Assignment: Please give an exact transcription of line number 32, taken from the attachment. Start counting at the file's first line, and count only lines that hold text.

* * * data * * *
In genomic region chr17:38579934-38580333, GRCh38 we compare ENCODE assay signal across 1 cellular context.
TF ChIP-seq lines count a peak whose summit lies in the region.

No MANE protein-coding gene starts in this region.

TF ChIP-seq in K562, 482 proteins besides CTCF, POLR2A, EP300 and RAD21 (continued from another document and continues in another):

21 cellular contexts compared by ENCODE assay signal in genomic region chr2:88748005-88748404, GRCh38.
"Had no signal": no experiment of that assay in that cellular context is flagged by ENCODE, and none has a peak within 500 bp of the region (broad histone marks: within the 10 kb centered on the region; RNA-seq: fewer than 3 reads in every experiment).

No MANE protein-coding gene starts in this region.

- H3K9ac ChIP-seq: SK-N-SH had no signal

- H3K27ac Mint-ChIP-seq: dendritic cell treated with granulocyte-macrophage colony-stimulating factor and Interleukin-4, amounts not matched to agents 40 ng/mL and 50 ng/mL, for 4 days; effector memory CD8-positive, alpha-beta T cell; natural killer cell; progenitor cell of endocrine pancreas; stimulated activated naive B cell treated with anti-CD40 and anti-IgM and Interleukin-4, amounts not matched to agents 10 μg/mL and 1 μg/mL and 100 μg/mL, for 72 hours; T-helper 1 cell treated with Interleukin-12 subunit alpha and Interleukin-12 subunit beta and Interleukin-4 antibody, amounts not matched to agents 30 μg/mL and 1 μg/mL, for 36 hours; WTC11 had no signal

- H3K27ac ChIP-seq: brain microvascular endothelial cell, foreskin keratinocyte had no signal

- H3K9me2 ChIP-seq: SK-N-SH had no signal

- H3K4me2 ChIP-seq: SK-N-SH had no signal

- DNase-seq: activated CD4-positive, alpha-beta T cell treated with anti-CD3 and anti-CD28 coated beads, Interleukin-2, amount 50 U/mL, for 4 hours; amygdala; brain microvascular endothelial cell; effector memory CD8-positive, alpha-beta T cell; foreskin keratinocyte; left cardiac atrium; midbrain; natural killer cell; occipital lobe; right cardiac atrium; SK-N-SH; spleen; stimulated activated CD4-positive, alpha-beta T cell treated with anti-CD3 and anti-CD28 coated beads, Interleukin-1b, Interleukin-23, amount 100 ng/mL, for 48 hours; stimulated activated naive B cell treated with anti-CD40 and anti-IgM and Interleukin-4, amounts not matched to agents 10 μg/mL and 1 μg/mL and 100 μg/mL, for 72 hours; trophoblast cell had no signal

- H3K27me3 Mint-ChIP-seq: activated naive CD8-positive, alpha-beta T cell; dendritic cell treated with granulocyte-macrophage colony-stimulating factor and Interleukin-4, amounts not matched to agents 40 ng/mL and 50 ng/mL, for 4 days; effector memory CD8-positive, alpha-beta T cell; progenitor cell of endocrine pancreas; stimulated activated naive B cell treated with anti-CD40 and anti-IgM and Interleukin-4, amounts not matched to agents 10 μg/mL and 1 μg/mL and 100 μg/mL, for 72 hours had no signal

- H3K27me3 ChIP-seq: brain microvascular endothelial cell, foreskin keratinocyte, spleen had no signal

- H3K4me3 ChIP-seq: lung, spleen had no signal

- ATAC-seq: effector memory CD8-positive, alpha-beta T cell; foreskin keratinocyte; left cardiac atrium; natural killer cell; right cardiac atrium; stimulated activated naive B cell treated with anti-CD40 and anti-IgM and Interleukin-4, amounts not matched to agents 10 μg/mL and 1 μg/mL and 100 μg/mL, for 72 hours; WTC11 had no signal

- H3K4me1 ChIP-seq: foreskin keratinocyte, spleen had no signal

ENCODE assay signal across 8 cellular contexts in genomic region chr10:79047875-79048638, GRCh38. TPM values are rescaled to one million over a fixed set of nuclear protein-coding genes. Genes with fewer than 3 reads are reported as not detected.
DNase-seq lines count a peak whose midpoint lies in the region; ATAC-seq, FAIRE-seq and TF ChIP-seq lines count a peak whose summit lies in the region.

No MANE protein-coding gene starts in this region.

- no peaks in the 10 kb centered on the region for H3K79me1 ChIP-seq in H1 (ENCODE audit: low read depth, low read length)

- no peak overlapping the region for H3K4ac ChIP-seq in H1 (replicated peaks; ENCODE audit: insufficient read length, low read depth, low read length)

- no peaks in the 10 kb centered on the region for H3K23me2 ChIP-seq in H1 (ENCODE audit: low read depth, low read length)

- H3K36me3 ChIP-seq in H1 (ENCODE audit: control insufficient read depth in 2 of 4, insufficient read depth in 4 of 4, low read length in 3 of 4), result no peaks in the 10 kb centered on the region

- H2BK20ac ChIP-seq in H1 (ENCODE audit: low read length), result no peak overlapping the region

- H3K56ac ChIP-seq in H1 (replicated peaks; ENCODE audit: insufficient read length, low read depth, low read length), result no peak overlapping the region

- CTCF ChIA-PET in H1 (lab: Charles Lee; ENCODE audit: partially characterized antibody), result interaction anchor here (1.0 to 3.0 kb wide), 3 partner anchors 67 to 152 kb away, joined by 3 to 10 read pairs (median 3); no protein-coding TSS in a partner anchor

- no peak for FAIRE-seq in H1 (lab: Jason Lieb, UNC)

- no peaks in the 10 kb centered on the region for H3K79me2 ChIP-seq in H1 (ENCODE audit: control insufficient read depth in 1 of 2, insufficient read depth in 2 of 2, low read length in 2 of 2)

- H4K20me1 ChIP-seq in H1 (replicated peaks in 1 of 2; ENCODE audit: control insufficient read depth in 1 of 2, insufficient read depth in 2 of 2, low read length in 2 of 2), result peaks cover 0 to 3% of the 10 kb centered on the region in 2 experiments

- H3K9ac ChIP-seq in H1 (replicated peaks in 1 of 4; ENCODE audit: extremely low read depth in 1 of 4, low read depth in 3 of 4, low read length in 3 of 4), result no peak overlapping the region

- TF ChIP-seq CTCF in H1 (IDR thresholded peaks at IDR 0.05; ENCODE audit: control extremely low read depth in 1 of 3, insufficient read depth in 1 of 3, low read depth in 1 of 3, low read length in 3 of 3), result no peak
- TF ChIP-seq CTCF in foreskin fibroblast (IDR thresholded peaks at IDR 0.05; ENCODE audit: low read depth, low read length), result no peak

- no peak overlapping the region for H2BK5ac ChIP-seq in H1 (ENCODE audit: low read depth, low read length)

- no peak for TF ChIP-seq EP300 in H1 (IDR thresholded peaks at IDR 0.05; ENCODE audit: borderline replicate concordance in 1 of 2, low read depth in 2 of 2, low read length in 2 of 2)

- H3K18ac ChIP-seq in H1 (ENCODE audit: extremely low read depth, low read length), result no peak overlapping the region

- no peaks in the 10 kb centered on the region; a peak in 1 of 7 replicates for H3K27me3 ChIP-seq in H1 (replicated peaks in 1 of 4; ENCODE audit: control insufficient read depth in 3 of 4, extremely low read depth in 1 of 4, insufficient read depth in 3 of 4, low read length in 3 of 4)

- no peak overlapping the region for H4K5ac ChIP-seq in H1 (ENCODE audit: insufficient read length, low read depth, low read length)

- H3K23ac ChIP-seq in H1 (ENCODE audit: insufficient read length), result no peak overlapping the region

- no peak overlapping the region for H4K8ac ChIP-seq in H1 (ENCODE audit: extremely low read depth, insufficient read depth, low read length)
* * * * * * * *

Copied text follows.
- H3K9ac ChIP-seq in H1 (replicated peaks in 1 of 4; ENCODE audit: extremely low read depth in 1 of 4, low read depth in 3 of 4, low read length in 3 of 4), result no peak overlapping the region